Nine months into the year I thought it was an adequate time to give my thoughts by way of a review, especially if you're thinking of adding one to your Christmas list.
My intention was to use the Day Designer as 'mission control' containing all the details of daily life as well as being my blog planner. I treated myself to the small and lightweight Smythson diary to have on the go in my handbag and decided these two diaries would work in tandem (as well as the calendar on my PC at work!) to ensure I would have organisational peace.
The first pages of your Day Designer share the story of it's creation, pages to write done your visions, a mission statement and goals for the year, principles and passions. There are areas to write your strengths and even a fancy strategic brand plan. There's even a grid to measure your goals throughout the year.
These pages have remained blank for me. This highlights the first problem I have with such a 'specific' style of planning and that is that whilst I enjoy a plan my lifestyle lends itself more to the sporadic and flexible type. The same way I don't have a bucket list of sorts because if I want to do something I will and I'm pretty happy with where I am at it's often not easy, nor is there anything to articulate in such a formal manner.
At the beginning of each section is a two page month at a glance and then a page per day (except for weekends which I'll talk about in a moment) laid out with your schedule on one side and to do list on the other. You also have the following sections, Top Three, Due, Dollar, Dinner, Don't Forget, Download and Daily Gratitude.
It is worth saying now, especially as it will become quite clear as I continue that the Day Designer hasn't worked for me or my lifestyle. As I've said I lead a fairly spontaneous and flexible lifestyle by design and many of my plans are pretty spontaneous or subject to change at a moments notice. Whilst there are various dates that are secured in advance, I can have no plans one night and someone suggests a drink after work and I'm there. A blog event can come up with a day or twos notice, I have no children to note down school holidays or events, nor a partner to keep track of. Even my blog schedule has some spontaneity as I like to play around with it depending on day to day events. Meal planning is not something I do for this reason (I throw more food away when I plan meals for the week than buying as I need) and I didn't find use for the 'dollars' section as my finances are dealt with by direct debit on the whole.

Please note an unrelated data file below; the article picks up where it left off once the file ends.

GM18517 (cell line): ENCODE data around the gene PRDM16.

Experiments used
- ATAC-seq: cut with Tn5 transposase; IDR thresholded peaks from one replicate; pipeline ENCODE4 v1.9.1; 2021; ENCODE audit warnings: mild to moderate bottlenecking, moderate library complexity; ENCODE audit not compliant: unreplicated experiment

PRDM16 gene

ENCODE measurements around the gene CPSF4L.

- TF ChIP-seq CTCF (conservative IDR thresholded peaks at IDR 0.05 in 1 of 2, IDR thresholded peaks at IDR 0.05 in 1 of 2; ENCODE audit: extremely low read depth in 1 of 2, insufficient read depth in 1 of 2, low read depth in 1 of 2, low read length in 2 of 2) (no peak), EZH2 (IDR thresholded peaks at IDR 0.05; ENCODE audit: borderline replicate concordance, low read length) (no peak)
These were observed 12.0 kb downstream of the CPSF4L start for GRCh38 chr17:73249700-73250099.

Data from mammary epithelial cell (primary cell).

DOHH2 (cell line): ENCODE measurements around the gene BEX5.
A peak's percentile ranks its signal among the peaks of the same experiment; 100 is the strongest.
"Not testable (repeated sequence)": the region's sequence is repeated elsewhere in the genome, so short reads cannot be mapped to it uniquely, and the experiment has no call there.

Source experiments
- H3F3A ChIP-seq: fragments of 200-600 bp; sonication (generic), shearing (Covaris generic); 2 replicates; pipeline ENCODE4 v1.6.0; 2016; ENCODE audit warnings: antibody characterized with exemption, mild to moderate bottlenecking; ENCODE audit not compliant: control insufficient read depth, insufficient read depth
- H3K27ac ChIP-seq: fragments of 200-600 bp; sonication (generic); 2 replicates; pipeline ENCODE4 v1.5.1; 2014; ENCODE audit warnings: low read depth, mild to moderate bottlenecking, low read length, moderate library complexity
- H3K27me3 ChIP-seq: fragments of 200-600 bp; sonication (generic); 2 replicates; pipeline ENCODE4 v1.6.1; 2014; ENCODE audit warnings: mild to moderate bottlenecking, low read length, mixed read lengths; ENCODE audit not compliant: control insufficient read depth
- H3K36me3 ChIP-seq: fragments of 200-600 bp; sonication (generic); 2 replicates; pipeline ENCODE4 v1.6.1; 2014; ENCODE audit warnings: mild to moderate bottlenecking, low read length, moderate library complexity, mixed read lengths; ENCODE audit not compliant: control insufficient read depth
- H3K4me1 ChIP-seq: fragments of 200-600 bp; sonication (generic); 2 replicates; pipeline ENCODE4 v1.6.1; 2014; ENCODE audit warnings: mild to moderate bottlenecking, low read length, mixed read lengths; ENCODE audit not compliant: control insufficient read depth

With regards to the schedule section Monday to Friday I can be found in work therefore you can argue the whole 9 - 5pm section is irrelevant to me. Yes I might note down an opticians appointment I'm attending over lunch but my office schedule is kept there. The day also starts at 5am. I can assure you that unless there's a flight I'm due to be on there are very rarely any appointments in my day at 5am! The day also ends at 9pm and for the aforementioned reasons I find that more limiting. It's the evenings during the week where my plans tend to happen. Admittedly there's little past that 9pm mark but even running 6 - 10pm would make more sense for me.
The To Do list is sufficient but because I don't have the Day Designer with me throughout the day it would only serve its purpose for actions once I'm home. As such I was still relying on my trusty notebook with it's to do list.
Whilst my socialising and activities tend to be of a weekend day evening my weekends are often spent working on my blog or general errands about the home. For the reason the lack of To Do lists on the weekends was limiting. There is not enough space to write down appointments and things to be done. I was generally able to make it work by essentially using it as a list rather than schedule (and again the timing, who gets up at 5am on a Sunday?) but neither worked effectively.
I actually stopped using the Day Designer in April which is a shame especially as it was so costly and I can certainly see how it would be amazing for those who work from home and will have access to it daily. For this reason I'm actually thinking as I write this post I'm thinking of taking it into work with me to see how it works to manage my day in that environment.
I have continued to use my Smythson diary successfully although I have just switched back to my old Louis Vuitton mini agenda to give that an airing so I'll have a comparison post of those coming up soon.
|Paperchase 2016 Diary|
With a day to a page format which I prefer this gives me more space and freedom to combine scheduling and to do lists. The times running from 9 - 6pm still aren't ideal for me but they're not too restrictive for me to ignore them and I might source some stickers to cover them up. On the subject of stickers having this diary many months before we enter 2016 I'm hoping it'll also allow me to plan ahead and maybe decorate a little, dates like birthdays and pay days to add a little bit of fun to it's appearance.
Again the weekends are still split in two which is frustrating but as this diary was only £10 and I know that proper intense planning isn't for me I'm hoping it'll be a less costly and more practical way of planning my day. Another plus is it's lighter weight than the Day Designer so if I were interested in carrying it around with me it's more possible.
I certainly think that as a 'business' planner the Day Designer would be fantastic. If I were an at home blogger I could certainly see the potential or you are running a busy home. For these reasons and because I'm keen to make use of the Day Designer for the remainder of the year I'm planning to bring it into the office and see how it fares in that scenario - stay tuned for an update.
What are your thoughts on planners and how do you organise your day?